Tuesday, November 22, 2016

Thankfulness eases adversity



It's been a tough year for us. While thankfulness doesn't erase the ache of adversity,  it can ease it. I'm choosing to focus on the year's blessings this week.





January: I am grateful for tutoring three razor smart first grade boys from Africa. They didn't speak a word of English but used the universal law of learning: mimic what you see. One morning Mohammed grabbed my sticky notes and a marker and made a name tag for himself.  He passed the tools so the others could make their own. When I looked puzzled he pointed at the name tag on my chest. It was my privilege to help them get a good start in their new lives, and a weekly source of fun.

February: Cold nights and starry skies.  Living in a city now, the stars are masked. I close my eyes and thank God for many nights I stepped outside our North Carolina home to  marvel at the studded vault above me. 

March: What can be more glorious than the month's progression from tight red leaf buds to  Bradford pears dressed like brides, electrifying redbud blossoms, and yellow daffodils carpeting the landscape?

April: Sorrowfully we decided to sell our beloved home and move close to our family. An unexpected hospital stay confirmed the timing.

May: Off-season harvest from seven years teaching middle school. Two of my students, now married to one another, invited us to celebrate their daughter's birthday. One of the other guests was also a former student.  She enthusiastically reported that she was teaching in a preschool, and thanked me for my inspiriting example. Wonder of wonders!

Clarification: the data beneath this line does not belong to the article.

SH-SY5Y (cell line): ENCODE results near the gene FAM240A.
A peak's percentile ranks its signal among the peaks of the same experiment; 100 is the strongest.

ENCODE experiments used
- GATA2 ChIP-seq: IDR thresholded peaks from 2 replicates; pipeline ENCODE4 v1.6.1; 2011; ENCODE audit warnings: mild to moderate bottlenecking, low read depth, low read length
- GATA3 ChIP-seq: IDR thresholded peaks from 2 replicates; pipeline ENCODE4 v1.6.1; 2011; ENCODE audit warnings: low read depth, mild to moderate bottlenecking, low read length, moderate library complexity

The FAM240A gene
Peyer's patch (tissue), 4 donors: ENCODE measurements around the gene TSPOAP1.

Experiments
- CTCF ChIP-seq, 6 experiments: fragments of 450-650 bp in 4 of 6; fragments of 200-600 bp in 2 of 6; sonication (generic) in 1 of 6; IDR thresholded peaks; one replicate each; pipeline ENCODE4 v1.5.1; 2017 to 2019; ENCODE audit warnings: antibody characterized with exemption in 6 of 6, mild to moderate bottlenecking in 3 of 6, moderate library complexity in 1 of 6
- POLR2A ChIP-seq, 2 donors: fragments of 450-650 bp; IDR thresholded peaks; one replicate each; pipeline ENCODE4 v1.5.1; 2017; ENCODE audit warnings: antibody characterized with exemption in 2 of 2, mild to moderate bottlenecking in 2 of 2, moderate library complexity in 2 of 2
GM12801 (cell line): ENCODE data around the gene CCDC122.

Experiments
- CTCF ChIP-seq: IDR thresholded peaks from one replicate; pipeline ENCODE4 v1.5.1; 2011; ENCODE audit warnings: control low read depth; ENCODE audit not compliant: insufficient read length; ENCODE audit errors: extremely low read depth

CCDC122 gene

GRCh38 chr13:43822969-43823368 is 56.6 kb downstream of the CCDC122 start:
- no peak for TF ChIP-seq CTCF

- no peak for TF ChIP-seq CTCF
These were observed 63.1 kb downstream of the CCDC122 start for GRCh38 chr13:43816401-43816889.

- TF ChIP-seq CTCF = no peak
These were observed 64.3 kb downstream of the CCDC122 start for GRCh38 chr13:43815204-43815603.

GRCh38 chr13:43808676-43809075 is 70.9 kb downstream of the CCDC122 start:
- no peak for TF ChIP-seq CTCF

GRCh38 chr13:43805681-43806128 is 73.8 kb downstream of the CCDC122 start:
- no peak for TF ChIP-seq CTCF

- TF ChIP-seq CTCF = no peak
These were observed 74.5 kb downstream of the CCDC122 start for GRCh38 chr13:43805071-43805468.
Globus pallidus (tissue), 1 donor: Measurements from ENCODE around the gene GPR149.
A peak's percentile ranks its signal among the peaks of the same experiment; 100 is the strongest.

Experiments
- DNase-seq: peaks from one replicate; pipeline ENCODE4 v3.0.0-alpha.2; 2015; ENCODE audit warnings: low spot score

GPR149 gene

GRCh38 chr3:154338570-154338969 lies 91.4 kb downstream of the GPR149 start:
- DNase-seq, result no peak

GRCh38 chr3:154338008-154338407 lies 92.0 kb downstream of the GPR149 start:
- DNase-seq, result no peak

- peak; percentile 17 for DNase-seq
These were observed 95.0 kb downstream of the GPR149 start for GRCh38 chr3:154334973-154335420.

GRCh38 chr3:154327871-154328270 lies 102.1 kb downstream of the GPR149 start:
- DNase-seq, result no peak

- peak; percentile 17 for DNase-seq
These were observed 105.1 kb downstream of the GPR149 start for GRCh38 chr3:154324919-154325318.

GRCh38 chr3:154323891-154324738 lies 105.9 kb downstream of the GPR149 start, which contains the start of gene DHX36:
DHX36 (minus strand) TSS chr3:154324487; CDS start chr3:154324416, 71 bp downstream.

June: Beach week! Even though it was cut short by my husband's medical emergency, my friends poured love out and arranged a pony express to get me home. Everyone rallied for Bill's surgery and recovery.

July: Despite reduced mobility, I  savored summer: a cool bath with the breeze blowing the curtains, fresh peas from the garden. The bright blue balls hanging from the hydrangea surprised me every time I walked by them since it had been badly damaged by frost.

August and September: Unable to do much,  the 3 year old and I squeezed into the red recliner and tilted back. There we spent many happy hours reading and laughing, reenacting Humpty Dumpty at least fifty times.

October: I can drive! I can walk!

November: Struggling with revised, negative diagnosis for my dear husband. Oh, my God, thank you for his friendship, gentleness and love during the forty three years of our marriage.

Whatever your troubles this year, pause. Recall instances of beauty, acts of kindness received, relationships enjoyed, meaningful work. Then read your list to somebody.
Gratitude shared is gratitude multiplied. 

Let me hear an amen!


Thursday, November 3, 2016

Disturbing the Autumn Peace



The last two weeks of October were as warm as any in September. The trees clenched their green and yellow hands waiting for the cold shock to signal it was time to let go until they just gave up. The breezes finally shook the leaves free and covered the lawn.

truck full of leaves
Out here in suburbia homeowners don't want to see leaves in their yards. Crews of grounds men with powerful blowers invade daily. They blast the leaves off of lawns like water cannons vanquish protestors.

The neighborhood wakes up to a sound like a hundred souped-up hair dryers at a beauty pageant. I compared the current cacaphony to last year's rural fall -- a whisper of leaves dropping, and the scritch, scratch of the rake. Today's beauty is marred by a barrage of noise, peace disturbed.

We wanted to help our host family clear their yard and bought a light weight plastic rake with wide, wide red tines. We danced  a two step around the yard. Bill scooped, I bagged. (Burning is not allowed here.)  We enjoyed the distinct autumn ritual, crunching through ankle high dry leaves. It took two of us about an hour to fill three bags, with time out for the three year old to be buried under a pile, lie on top of a pile, and bury his dinosaur then find it again. We enjoyed the sun on our backs, the rhythmic movement, the unique smell of disintegrating leaves--the quiet.

Of course the next day, there were many more on the ground. Our oldest grandson grabbed the rake to make a dive pile. Later I was confounded to see our three trophy bags limp and empty. He'd "needed" them to augment the mound they wanted to jump into.














Well, I'd had my fun, and they had theirs.